And that’s okay for me. It might not be okay for everybody, but I’m okay with that. But when I figured out, oh, hey, there are other membership models I could be using that would work for me, that would be a lot lighter. For example, I just started doing a pay per episode podcast. So the way that that works is one episode per month is free. Anyone can listen to it. I strongly encourage you to go check it out. Because I would really love other bloggers and business owners to join me on this whole paywall podcast stuff because I am the only business owner that I’ve ever seen on my platform, which is called sub stack. So you can find firstname.lastname@example.org that’s where the podcast is currently running and you’re welcome to listen to as many free episodes as you want. So one episode per month is free and then three episodes per month only go to paying subscribers and those are the ones that are packed with value.
And the fun thing about this membership program is I basically sit down once a month and I batch record for podcasts episodes. Sometimes I have a guest, usually it’s just me telling a story or telling people how we solved a huge problem for an Etsy seller that was basically causing them to lose sales. And we fixed it and I talked to them about what we did, how it worked and how they can do it themselves. So a lot of times his podcast is eight minutes long. I think our longest one was 20 minutes and that seemed to really long, but people are happy to pay for this. It’s $11 a month. It’s done really well. I think we started charging at the end of May and it’s already, I’m really happy with where it’s at. It’s making about $2,000 a month right now. So really thrilled with that, especially since it’s way lighter than an actual membership programs.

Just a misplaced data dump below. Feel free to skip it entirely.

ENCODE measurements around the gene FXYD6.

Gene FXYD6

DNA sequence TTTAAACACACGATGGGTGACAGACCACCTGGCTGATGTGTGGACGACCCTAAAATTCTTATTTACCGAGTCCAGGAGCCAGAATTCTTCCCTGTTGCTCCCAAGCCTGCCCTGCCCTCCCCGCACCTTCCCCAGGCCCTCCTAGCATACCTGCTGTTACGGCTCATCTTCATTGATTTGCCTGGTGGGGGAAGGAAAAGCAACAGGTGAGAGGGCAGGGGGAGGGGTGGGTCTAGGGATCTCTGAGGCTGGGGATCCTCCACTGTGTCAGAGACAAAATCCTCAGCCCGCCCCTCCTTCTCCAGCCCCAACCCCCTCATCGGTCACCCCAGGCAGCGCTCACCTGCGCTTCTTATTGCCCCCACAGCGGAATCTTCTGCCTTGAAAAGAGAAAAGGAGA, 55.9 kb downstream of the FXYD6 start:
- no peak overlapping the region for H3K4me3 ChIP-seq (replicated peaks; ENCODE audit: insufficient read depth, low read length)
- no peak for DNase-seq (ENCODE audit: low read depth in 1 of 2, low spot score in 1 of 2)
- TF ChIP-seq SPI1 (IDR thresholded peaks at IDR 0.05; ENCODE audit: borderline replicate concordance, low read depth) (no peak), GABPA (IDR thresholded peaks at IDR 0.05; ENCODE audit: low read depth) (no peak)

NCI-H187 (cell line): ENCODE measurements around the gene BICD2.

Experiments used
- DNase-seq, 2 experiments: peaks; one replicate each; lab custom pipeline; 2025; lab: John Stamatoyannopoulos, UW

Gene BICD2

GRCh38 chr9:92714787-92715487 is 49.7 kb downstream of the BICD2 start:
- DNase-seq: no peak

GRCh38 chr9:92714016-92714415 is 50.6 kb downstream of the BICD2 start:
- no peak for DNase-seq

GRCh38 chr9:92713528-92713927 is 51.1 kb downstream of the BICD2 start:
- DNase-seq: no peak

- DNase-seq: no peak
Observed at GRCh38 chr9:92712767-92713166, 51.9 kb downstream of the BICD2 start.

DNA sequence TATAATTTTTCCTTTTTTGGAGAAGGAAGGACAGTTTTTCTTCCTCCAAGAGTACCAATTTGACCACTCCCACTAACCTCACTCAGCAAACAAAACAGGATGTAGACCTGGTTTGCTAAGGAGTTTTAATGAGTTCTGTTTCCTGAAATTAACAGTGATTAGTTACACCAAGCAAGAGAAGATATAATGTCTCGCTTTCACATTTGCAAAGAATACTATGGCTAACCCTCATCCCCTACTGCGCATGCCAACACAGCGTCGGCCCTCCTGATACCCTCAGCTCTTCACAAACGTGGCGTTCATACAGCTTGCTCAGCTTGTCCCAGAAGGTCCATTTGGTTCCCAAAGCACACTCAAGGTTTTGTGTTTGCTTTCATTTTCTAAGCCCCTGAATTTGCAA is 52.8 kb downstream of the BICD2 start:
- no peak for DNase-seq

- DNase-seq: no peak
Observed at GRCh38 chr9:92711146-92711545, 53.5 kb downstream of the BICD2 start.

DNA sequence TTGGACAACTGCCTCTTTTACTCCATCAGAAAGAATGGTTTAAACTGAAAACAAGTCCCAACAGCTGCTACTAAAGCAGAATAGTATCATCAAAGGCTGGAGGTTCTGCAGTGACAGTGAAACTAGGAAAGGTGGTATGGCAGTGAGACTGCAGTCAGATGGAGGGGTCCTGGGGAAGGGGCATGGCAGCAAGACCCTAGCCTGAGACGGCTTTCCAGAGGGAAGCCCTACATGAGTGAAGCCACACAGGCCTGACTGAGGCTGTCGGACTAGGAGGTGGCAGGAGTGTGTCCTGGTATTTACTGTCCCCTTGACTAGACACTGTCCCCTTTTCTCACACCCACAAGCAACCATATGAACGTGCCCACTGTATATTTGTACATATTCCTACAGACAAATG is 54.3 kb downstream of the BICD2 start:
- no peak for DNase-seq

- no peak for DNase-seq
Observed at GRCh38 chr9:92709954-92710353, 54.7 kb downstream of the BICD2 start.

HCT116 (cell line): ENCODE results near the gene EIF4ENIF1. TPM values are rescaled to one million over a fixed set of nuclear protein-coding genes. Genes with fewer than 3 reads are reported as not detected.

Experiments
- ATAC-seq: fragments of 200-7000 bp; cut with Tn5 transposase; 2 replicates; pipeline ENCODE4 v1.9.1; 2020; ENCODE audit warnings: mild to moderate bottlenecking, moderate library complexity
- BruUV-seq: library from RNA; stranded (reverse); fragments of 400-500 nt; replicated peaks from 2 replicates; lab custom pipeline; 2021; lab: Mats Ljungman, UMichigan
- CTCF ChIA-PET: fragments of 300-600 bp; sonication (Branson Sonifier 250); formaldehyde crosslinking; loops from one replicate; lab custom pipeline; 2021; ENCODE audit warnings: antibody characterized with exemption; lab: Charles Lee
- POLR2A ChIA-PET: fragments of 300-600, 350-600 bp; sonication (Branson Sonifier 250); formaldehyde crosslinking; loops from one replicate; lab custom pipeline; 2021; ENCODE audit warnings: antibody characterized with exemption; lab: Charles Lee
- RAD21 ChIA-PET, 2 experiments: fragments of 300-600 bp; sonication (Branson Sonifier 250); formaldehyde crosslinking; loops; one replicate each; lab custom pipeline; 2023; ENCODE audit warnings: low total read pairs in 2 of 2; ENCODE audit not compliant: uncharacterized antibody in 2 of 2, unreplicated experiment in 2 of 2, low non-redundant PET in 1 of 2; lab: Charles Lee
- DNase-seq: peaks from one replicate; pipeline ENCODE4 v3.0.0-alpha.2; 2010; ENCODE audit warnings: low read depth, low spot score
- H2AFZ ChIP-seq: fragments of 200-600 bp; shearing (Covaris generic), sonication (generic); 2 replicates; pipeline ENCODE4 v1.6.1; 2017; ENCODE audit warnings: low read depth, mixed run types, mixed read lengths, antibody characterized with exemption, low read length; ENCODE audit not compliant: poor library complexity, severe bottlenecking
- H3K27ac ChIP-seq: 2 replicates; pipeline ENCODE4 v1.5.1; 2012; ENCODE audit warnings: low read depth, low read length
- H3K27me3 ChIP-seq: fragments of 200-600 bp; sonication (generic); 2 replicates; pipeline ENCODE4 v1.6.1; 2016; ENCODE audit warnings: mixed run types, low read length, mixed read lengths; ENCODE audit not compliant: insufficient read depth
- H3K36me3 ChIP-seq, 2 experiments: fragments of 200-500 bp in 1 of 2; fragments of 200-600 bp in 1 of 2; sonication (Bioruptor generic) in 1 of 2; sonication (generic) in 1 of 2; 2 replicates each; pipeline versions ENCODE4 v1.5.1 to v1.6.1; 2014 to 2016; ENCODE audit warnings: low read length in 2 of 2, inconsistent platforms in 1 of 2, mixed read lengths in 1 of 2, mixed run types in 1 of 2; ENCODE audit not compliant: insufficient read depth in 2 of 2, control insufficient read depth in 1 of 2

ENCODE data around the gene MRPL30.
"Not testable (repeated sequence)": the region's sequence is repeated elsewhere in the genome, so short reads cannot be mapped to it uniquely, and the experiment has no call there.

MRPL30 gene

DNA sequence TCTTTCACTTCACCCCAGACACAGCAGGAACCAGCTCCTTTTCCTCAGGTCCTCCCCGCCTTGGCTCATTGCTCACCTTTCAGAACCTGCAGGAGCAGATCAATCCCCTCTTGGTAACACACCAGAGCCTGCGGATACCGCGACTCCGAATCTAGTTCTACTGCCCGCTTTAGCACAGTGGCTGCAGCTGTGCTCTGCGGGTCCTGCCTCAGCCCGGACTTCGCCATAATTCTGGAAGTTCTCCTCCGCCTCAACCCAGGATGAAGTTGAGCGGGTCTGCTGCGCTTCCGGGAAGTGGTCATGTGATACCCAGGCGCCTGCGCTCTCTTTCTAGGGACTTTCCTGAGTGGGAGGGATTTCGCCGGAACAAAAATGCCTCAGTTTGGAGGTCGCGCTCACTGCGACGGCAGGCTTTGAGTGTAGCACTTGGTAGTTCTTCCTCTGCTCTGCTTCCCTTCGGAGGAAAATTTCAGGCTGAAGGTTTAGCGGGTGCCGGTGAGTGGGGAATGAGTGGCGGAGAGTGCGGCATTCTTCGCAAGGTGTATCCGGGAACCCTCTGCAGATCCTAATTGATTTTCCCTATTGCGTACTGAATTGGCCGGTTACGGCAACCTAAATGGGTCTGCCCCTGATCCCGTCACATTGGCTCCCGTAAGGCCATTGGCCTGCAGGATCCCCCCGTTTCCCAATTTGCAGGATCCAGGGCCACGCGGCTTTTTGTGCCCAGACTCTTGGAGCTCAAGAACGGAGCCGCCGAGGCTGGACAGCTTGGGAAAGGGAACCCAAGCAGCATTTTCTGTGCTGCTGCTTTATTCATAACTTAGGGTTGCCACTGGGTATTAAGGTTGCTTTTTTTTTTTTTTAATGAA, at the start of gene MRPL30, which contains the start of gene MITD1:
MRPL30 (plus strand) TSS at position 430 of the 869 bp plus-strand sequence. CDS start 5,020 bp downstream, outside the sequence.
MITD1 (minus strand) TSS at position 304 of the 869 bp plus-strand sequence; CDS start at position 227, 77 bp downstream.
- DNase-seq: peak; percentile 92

So remember there are multiple ways to create a membership or something people pay for on a regular basis without killing yourself. And the podcast is an example of something I literally do in a week, every single month. That makes me quite a bit of money in return. So keep in mind when you’re thinking about a membership, there are things that work well and there are things that take a lot of time and are going to basically require you to perfect everything. So my big membership program, we’ve run through hundreds of email funnels, hundreds of sales pages, hundreds of onboarding methodologies, hundreds of custom website changes thousands and thousands of dollars of custom development above and beyond what I ever thought the business was even capable of spending honestly. And we’ve also run through tons of different iterations of how we get people in and how we market to people that is constantly being perfected and it’s constantly gonna have to be tweaked for the life of that product.
So that is not a light workload. I kind of liked that challenge. Some days I don’t, some days I’m like, oh my God, I just want to sit on the couch and like literally stuffed my face and pretend nothing is happening. And other days I’m like, okay, cool. Challenge accepted. So this is the sort of thing that if you’re the sort of person who loves doing a lot of work, that’s for you. But there are other ways to go about doing a membership program and a, you really need to know yourself and your audience before you pick one. The ultimate cautionary tale. I have a friend who started a membership program because she was watching how well mine was going get this four years in. So we had perfected a lot and done a lot and I was happy to walk her through stuff. But ultimately she is closing it down just six months later because as someone who sells courses online all the time, she’s like, this is so much harder for me.